Image source: Veolia Environnement.

It can be difficult for an individual investor to keep close tabs on Veolia Environnement (OTC:VEOEY). Since its delisting from American stock exchanges, its data isn't available on most finance sites, and even if it were, the company is a multinational behemoth with operations across several industries.

But after sifting through the evidence from Veolia's second-quarter earnings release, I'm comfortable making the following claims: It looks as if Veolia's business is stable, and profit growing due to strict cost-cutting and the company's aggressive approach to paying down debt. As a result, Veolia's dividend -- the carrot that gets many investors to buy the stock -- looks poised to grow in the years to come.

Let's unpack these sentiments.

The business is stable

Since an excessive growth spurt in the early 2000s that saddled the company with crushing debt, Veolia's main focus has been on cutting costs. Usually, investors needed to be content with revenue that was -- at best -- falling by the low single digits.

But Veolia appears to be turning a corner now, as revenue actually grew during the second quarter (albeit by a slight 0.1%) at constant currencies. Investors should take solace in the move, especially when we consider the drag that low energy prices and stagnant construction in Europe have on the company's top line. If we back out energy prices and construction revenue, revenue actually grew 1.9% during the quarter.

Profit is growing

As cost-cutting has taken hold, earnings have improved at a much faster pace. The best way to understand this is by breaking down results for EBITDA (earnings before interest, taxes, depreciation and amortization) by geographic region.

Data source: Veolia investor relations. 2016 figures are based on what the results would have been at constant currencies.

Overall EBITDA rose 5.6% on a constant currency basis.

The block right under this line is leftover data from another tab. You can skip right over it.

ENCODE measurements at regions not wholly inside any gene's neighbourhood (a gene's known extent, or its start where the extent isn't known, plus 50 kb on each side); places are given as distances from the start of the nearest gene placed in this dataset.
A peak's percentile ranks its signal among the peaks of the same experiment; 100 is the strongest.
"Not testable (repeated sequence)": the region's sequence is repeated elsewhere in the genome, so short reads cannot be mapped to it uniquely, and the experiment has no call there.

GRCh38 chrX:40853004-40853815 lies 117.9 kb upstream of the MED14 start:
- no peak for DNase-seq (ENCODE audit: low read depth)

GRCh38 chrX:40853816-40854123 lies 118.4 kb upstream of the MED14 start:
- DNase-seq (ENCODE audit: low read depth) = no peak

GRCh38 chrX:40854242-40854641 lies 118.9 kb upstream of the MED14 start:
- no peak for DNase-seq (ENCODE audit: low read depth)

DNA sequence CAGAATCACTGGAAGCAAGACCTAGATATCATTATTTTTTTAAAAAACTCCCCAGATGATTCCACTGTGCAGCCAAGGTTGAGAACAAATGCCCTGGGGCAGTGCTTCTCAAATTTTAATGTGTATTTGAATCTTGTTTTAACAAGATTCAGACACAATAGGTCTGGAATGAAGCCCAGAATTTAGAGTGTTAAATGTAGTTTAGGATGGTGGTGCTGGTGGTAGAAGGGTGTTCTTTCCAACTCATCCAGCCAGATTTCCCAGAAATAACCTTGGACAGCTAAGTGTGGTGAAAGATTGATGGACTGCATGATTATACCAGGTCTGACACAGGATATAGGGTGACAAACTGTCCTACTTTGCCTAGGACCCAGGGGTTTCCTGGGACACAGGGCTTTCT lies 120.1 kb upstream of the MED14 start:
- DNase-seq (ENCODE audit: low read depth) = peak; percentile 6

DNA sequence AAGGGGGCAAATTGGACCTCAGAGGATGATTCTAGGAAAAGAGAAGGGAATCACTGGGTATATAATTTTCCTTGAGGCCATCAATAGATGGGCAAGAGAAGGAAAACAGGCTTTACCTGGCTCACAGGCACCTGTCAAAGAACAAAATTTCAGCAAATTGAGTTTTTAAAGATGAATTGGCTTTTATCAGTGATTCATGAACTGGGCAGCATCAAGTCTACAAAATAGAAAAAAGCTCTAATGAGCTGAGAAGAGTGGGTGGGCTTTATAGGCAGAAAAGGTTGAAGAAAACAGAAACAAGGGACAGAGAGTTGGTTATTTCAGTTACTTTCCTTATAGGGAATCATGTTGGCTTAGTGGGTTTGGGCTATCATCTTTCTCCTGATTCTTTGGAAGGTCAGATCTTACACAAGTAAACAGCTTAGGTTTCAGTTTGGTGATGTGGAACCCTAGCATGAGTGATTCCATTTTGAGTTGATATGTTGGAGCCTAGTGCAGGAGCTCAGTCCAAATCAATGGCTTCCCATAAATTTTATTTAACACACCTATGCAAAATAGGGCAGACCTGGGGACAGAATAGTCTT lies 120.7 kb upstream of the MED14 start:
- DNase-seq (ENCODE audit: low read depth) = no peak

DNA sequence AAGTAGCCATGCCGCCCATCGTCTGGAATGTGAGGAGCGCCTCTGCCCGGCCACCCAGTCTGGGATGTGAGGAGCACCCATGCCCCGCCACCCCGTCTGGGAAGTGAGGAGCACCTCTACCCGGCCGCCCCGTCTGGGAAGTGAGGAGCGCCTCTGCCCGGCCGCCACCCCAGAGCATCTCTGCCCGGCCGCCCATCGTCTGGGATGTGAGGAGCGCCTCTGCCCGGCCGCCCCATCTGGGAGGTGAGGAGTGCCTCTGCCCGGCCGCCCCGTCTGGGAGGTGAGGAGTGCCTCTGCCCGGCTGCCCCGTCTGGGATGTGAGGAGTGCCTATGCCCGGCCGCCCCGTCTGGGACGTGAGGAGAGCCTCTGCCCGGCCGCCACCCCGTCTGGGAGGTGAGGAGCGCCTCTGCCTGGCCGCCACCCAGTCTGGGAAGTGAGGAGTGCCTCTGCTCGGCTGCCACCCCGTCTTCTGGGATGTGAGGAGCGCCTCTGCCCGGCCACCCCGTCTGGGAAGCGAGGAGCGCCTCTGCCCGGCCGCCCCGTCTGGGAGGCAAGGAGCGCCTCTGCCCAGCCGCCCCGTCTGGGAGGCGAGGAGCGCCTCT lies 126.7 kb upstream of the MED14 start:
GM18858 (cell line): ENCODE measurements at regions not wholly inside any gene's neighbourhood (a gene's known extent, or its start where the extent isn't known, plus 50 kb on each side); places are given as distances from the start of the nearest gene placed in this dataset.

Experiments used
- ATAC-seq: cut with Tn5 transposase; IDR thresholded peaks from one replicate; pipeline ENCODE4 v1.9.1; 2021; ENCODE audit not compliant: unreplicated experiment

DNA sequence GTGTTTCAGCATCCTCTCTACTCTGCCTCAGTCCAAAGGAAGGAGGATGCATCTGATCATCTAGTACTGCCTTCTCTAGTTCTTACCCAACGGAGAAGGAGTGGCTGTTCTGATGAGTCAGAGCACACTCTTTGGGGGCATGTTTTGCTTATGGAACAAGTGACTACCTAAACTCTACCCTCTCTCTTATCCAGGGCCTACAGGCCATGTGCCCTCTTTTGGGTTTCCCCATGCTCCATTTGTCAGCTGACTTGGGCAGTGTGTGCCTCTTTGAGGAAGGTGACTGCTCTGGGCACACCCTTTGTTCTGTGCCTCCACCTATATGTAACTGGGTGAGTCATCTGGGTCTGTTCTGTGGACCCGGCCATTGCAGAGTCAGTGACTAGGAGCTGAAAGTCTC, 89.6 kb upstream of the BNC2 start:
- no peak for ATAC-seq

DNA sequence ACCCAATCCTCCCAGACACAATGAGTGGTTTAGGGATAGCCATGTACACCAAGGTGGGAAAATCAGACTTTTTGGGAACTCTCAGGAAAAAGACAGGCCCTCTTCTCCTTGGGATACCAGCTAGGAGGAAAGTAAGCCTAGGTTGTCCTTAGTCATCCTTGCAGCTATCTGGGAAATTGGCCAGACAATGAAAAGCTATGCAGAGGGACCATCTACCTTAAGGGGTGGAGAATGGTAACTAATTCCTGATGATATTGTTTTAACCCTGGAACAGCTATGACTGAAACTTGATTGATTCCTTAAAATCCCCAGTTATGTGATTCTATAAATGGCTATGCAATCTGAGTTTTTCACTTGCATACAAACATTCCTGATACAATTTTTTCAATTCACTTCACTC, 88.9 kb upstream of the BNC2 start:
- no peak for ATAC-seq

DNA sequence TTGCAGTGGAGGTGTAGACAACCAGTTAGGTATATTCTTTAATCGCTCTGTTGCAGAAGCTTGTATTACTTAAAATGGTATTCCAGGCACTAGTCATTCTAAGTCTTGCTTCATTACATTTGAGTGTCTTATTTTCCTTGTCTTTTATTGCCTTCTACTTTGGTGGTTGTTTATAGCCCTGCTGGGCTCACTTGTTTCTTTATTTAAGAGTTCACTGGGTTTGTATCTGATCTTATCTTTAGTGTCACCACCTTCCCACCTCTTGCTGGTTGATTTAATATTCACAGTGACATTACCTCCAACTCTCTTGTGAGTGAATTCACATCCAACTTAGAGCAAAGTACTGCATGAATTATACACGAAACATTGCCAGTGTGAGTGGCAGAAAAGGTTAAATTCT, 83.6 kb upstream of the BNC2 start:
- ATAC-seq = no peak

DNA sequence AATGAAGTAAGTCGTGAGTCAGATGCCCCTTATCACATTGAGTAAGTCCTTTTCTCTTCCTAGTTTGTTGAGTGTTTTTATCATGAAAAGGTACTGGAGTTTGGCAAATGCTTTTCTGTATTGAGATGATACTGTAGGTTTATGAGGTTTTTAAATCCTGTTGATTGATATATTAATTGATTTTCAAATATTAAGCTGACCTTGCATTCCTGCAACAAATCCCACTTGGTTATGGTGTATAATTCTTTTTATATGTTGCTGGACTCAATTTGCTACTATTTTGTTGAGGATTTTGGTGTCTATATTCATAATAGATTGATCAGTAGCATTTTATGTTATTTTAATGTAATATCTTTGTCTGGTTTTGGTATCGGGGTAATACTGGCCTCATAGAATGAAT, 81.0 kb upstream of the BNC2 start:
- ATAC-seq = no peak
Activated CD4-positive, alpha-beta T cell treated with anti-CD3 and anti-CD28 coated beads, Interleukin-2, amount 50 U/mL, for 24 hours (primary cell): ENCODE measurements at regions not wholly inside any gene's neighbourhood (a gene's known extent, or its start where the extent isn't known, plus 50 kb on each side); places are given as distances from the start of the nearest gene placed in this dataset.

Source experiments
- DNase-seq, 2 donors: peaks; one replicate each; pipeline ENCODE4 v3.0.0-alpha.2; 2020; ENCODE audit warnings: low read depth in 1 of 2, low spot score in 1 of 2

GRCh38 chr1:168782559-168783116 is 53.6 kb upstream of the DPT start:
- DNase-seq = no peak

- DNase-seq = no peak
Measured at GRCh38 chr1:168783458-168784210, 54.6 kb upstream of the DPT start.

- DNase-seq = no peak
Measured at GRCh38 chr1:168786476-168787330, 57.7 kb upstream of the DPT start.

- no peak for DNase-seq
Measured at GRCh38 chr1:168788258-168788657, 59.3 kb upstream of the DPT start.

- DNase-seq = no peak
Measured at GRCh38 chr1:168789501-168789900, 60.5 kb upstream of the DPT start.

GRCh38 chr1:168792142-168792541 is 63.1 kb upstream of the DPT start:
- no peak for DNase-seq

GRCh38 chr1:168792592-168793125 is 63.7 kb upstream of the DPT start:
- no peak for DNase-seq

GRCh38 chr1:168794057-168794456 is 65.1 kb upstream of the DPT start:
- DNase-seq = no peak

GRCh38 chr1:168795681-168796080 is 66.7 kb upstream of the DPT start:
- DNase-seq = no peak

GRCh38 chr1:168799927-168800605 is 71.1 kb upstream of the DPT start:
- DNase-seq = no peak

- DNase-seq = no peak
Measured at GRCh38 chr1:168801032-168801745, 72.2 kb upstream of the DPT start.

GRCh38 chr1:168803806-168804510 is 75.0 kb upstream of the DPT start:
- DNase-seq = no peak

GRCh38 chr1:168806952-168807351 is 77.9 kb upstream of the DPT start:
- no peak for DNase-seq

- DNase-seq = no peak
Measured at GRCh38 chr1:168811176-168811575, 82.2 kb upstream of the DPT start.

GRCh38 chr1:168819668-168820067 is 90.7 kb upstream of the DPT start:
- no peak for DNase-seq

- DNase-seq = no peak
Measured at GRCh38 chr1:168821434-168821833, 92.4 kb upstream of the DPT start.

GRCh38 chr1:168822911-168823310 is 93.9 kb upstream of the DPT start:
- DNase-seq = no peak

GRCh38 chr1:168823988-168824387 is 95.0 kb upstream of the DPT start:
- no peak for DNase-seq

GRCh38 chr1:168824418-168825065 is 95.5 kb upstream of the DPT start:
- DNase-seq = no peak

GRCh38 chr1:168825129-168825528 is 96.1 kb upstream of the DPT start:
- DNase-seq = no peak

Clearly, the most important segment of these three was the "Europe" category. While revenue was actually down 0.3%, the company was able to grow the bottom line by an astounding 17%. That was largely due to "significant cost reductions, [and a] favorable weather benefit."

France was the most disappointing segment. Revenue itself was down only slightly, by 0.2%, but the company suffered losses due to contract renegotiations and the upholding of the Brottes Law -- which makes it illegal to cut off water to customers even if they cannot afford to pay for it.

An improved financial situation

It should also be noted that the company's long-term debt load now stands at 8.7 billion euros. That's down almost 50% from the 17-billion-euro hole it dug for itself during the darkest days of the Great Recession. In addition, the company has already recognized 121 million euros of gross savings -- well ahead of its schedule to realize 200 million euros in savings by the end of the year.

The company also sees itself, in the near future, selling its Transdev division to Caisse des Depots for roughly 560 million euros. Currently, there's a draft agreement in place, and Veolia expects to realize a capital gain of 220 million euros from the sale in 2016, with the rest soon to follow.

All of these factors have combined to offer investors some exciting news: "From 2016-2018, the Group expects to be able to provide around 10% annual dividend growth, while reducing the payout ratio."

You read that right: Not only does Veolia expect to raise its fat dividend, but it expects to use less of its cash flow to do so -- making it a much healthier payout. Because Veolia's dividend is paid in euros, the company's current yield of 0.70 euros per share equates to about $0.78 -- or a 3.5% yield at today's prices.

At constant currencies, that means that the company will pay dividends of $0.86, $0.95, and $1.04 from 2016 through 2018, respectively. To put that in perspective: If you purchase shares today, you should be getting a 4.7% annual dividend yield on your shares by 2018 -- not a bad deal at all.

Overall, that's easily the best news Veolia investors could hope for -- and remember that any weakening of the dollar relative to the euro will only boost those yields.

This article represents the opinion of the writer, who may disagree with the “official” recommendation position of a Motley Fool premium advisory service. We’re motley! Questioning an investing thesis -- even one of our own -- helps us all think critically about investing and make decisions that help us become smarter, happier, and richer.